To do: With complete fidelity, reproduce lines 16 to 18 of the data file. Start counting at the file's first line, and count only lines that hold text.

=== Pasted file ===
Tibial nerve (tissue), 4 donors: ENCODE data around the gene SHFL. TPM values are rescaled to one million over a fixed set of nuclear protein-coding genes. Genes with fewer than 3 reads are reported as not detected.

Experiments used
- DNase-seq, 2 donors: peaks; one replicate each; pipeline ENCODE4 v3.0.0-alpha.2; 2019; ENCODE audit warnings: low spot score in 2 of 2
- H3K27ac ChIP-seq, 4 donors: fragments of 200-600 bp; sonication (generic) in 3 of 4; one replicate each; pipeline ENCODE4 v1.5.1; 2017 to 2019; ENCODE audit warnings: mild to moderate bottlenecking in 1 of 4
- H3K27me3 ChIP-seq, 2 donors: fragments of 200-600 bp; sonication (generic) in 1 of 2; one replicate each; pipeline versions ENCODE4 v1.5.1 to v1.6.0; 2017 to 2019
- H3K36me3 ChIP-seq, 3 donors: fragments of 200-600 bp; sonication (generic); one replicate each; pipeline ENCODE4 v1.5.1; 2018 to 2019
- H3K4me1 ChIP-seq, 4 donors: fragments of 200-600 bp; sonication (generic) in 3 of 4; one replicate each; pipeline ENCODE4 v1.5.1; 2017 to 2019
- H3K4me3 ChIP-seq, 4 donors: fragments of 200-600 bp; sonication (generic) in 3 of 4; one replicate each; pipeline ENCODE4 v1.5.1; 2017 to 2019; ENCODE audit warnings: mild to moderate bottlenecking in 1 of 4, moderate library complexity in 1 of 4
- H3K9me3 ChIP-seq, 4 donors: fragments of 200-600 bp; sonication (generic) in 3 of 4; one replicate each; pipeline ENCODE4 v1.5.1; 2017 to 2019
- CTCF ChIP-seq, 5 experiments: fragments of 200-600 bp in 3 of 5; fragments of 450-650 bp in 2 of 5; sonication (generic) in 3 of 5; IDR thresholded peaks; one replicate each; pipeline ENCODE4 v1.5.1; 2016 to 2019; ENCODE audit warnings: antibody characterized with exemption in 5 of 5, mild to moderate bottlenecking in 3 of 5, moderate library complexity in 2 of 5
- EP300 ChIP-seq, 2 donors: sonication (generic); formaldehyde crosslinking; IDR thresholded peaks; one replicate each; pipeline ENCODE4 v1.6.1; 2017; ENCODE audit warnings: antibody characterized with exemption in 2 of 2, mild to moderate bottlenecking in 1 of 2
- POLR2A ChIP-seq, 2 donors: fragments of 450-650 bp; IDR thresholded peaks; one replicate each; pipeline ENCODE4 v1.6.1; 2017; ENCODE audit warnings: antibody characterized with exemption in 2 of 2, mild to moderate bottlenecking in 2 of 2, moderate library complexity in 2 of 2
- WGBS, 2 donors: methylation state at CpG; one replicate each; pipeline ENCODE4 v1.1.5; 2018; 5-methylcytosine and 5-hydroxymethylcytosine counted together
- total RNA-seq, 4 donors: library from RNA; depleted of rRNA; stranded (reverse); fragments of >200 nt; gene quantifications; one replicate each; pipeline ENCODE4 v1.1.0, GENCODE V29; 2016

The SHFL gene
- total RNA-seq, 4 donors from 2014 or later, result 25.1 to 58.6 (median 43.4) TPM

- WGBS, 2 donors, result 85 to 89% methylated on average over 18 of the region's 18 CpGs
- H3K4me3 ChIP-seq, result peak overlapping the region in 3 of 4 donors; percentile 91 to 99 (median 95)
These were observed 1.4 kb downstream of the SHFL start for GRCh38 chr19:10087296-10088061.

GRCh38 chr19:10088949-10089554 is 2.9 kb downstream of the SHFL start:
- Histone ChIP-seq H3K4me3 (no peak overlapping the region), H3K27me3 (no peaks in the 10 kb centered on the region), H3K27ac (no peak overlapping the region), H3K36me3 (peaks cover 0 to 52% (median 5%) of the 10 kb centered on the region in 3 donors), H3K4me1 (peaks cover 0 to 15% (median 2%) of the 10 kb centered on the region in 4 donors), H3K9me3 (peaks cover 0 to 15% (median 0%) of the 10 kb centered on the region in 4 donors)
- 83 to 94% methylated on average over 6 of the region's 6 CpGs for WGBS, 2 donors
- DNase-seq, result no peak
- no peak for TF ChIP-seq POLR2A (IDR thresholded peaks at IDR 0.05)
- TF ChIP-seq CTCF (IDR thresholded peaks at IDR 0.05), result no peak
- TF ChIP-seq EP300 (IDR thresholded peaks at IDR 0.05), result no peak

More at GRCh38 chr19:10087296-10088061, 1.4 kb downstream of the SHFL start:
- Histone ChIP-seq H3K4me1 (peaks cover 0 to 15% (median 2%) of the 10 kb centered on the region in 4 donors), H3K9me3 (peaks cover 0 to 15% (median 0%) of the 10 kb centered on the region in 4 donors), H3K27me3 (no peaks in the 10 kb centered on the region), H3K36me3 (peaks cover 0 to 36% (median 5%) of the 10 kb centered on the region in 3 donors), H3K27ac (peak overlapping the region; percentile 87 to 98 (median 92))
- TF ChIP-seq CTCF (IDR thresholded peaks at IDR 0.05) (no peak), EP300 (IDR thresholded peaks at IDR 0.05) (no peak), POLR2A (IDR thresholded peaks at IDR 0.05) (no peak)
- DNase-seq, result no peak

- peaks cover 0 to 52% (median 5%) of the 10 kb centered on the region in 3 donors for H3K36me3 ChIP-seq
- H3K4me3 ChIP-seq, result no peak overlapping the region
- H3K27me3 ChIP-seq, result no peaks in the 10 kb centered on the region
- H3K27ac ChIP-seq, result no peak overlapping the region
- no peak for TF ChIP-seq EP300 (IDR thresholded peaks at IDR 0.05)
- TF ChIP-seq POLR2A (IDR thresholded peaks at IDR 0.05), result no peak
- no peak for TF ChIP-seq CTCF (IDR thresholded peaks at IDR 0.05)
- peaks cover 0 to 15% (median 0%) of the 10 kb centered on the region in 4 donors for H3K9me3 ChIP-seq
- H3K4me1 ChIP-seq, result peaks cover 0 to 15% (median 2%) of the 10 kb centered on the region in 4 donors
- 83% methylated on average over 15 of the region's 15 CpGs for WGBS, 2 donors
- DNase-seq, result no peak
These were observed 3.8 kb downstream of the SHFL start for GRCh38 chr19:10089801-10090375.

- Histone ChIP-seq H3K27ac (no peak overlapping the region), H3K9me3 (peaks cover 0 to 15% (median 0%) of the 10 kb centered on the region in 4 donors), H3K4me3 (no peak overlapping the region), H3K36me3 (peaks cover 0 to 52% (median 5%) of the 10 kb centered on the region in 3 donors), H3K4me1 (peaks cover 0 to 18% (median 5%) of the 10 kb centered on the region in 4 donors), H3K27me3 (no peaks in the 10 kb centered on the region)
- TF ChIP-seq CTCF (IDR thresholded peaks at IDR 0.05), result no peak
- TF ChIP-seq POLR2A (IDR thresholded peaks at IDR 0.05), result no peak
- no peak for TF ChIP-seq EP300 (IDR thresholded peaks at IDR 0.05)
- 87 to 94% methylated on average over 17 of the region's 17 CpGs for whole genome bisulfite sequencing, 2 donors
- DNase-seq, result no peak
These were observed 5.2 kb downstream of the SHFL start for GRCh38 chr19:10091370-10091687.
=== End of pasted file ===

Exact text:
- total RNA-seq, 4 donors from 2014 or later, result 25.1 to 58.6 (median 43.4) TPM

- WGBS, 2 donors, result 85 to 89% methylated on average over 18 of the region's 18 CpGs
- H3K4me3 ChIP-seq, result peak overlapping the region in 3 of 4 donors; percentile 91 to 99 (median 95)